On my morning walk in the mall on Saturday, May 27th, I was listening to Seattle’s Classical King FM on my I phone, and the announcer said, “next will be a Chaconne”, and I immediately thought… ah, Bach and his amazing Chaconne in D minor; but then she said, “Handel’s Chaconne in G Major“. I thought, oh, I want to hear this. And while not Bach, it was really good and I enjoyed it so much I want to share it with you.

George Frideric Handel [1685 – 1759]

From Wikipedia: Chaccone: “is a type of musical composition often used as a vehicle for variation on a repeated short harmonic progression, often involving a fairly short repetitive bass-line which offers a compositional outline for variation, decoration, figuration and melodic invention. In this it closely resembles the passacaglia. It originates and was particularly popular in the Baroque Era [of classical music]”.

From DePauw University School of Music, Form and Analysis, Re: Handel’s Chaconne in G: “Handel’s Chaconne in G Major possesses traits of both continuous and sectional variations. Characteristic of a chaconne, a continuous variation form, variations 1 through 8 maintain the same repeating harmonic structure as the original theme.”

Also, from DePauw University School of Music: “Despite being a chaconne based creating multiple variations of one theme, the piece manages to be enjoyable to listen to. The piece displays several different moods, such as majesty (the slower, more grand original theme) playfulness with quick passages full of scales and rhythmic liveliness (variations 5 and 6, for example), melancholy (the Lamenti bass of Variation 9, for example), and virtuosity and showmanship.”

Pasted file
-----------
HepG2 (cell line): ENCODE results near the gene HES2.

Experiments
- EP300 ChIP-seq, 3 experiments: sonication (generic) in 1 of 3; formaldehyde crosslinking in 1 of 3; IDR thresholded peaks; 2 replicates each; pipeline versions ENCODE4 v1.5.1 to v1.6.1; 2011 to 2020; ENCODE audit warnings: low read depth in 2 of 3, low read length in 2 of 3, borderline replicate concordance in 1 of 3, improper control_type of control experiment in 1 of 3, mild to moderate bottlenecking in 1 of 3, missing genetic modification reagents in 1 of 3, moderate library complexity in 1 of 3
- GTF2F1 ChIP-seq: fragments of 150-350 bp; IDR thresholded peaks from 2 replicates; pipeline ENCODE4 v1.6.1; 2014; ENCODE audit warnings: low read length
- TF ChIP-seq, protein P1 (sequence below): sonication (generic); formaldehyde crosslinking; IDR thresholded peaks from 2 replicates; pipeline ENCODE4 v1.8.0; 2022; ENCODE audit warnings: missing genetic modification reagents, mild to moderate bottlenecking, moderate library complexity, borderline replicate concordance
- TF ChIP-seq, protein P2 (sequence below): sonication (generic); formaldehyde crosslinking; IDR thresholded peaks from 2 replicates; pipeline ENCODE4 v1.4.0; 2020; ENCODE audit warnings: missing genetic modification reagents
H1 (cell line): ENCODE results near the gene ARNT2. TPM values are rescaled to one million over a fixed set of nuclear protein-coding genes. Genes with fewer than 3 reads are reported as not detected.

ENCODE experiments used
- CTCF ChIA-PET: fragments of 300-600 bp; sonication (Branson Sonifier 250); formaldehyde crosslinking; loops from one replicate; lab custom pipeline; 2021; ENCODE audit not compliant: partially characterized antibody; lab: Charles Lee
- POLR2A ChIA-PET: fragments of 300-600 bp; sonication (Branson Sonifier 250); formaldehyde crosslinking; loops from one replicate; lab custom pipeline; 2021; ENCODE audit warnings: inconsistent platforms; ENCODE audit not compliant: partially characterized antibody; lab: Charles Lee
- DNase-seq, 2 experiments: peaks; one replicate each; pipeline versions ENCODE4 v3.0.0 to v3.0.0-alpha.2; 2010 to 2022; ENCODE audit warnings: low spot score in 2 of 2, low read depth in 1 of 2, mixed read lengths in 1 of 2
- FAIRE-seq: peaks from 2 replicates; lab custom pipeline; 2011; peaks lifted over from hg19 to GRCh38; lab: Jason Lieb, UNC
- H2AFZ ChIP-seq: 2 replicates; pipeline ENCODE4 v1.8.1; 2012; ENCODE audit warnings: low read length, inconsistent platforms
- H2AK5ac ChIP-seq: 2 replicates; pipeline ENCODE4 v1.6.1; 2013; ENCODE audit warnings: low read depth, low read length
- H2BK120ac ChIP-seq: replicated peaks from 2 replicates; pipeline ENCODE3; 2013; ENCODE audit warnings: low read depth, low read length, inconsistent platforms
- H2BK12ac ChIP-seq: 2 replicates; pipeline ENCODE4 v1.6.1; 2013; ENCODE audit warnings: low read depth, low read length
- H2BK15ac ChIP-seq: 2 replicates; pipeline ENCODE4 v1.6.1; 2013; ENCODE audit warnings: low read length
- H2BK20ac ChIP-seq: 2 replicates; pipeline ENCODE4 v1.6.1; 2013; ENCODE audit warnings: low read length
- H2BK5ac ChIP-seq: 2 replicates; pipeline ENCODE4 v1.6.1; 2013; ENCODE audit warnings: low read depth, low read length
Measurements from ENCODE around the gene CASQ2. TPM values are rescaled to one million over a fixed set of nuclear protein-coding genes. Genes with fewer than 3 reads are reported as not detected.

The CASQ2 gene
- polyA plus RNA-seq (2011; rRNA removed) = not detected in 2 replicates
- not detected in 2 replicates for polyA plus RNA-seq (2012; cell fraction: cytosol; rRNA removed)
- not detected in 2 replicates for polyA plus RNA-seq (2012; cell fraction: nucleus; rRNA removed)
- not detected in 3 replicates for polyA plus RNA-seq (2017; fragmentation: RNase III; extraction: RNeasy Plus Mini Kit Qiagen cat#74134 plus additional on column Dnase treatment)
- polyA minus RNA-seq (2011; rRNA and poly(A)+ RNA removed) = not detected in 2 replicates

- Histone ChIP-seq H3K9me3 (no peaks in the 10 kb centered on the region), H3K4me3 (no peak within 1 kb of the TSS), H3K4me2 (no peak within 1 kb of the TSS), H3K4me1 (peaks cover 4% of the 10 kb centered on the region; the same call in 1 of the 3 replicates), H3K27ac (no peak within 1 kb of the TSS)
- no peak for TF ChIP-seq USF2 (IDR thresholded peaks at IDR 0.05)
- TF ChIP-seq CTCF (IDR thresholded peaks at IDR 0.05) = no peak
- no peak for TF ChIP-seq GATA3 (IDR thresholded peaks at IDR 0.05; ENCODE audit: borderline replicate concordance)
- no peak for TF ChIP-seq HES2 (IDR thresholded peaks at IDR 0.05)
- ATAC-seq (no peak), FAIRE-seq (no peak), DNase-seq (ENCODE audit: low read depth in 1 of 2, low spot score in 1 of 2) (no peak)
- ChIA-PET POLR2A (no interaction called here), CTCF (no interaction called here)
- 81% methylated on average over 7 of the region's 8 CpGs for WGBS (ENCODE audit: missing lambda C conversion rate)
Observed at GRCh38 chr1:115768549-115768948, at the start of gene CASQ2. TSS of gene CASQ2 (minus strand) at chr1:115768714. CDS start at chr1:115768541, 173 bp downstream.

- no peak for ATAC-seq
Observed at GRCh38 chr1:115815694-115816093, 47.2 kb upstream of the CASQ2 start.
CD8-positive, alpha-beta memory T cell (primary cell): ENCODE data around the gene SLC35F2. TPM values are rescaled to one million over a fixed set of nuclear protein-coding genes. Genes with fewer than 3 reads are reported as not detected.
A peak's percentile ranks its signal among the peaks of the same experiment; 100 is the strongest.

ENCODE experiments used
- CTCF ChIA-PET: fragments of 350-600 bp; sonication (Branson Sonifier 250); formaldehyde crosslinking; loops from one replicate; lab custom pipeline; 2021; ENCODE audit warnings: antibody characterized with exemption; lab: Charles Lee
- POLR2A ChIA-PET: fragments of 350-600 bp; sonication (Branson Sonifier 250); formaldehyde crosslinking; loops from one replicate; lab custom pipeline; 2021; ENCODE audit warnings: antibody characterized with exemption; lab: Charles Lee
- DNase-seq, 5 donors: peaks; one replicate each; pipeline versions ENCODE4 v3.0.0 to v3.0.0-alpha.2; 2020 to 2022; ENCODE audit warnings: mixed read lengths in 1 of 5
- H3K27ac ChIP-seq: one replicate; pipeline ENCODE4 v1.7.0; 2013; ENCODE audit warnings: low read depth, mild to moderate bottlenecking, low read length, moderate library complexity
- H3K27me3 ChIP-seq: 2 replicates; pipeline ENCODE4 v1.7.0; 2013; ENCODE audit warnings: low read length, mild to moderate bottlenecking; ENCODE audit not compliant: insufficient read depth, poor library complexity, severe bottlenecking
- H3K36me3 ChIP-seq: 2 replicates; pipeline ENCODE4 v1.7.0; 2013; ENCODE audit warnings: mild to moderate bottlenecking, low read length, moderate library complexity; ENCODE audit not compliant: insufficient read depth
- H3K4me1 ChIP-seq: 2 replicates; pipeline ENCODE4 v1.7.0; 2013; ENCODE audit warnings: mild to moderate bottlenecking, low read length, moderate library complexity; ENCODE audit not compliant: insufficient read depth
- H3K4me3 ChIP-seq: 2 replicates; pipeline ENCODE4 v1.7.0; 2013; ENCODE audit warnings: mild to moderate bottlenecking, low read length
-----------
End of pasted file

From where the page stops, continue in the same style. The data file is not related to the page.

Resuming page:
Read more: http://depauwform.blogspot.com/2008/03/george-frideric-handel-1685-1759.html#ixzz82wC3obkn
Under Creative Commons License: Attribution

I really enjoyed this music that helped me get through my morning walk with ease! 🙂

Please turn up the volume and enjoy,

George Frideric Handel’s Chaconne in G Major:

Since I mentioned JS Bach’s Chaconne in D minor, from Partita No. 2, please turn up the volume and enjoy, as a bonus, this amazing music. by Bach.

J.S. Bach: Chaconne from Partita No. 2 in D minor, BWV 1004:

Honoring The Fallen on This Memorial Day

On this Monday, May 29, 2023 is Memorial Day. May God Bless all of the fallen heroes of America’s armed forces who have made the ultimate sacrifice for us and for our country. Without the sacrifice made by so many, we would not have the free country we have today. Their sacrifice can never be repaid, but it must never be forgotten, and it must always be honored.

This classical music blog would like to honor our fallen heroes with two pieces: First, a somber, passionate, beautiful piece that has been played at many memorials: Samuel Barber’s, “Adagio for Strings“. I feel this piece is very appropriate on this American holiday not just because of the appropriate music but also because on this American Holiday, Samuel Barber is one of the greatest American composers of the twentieth century.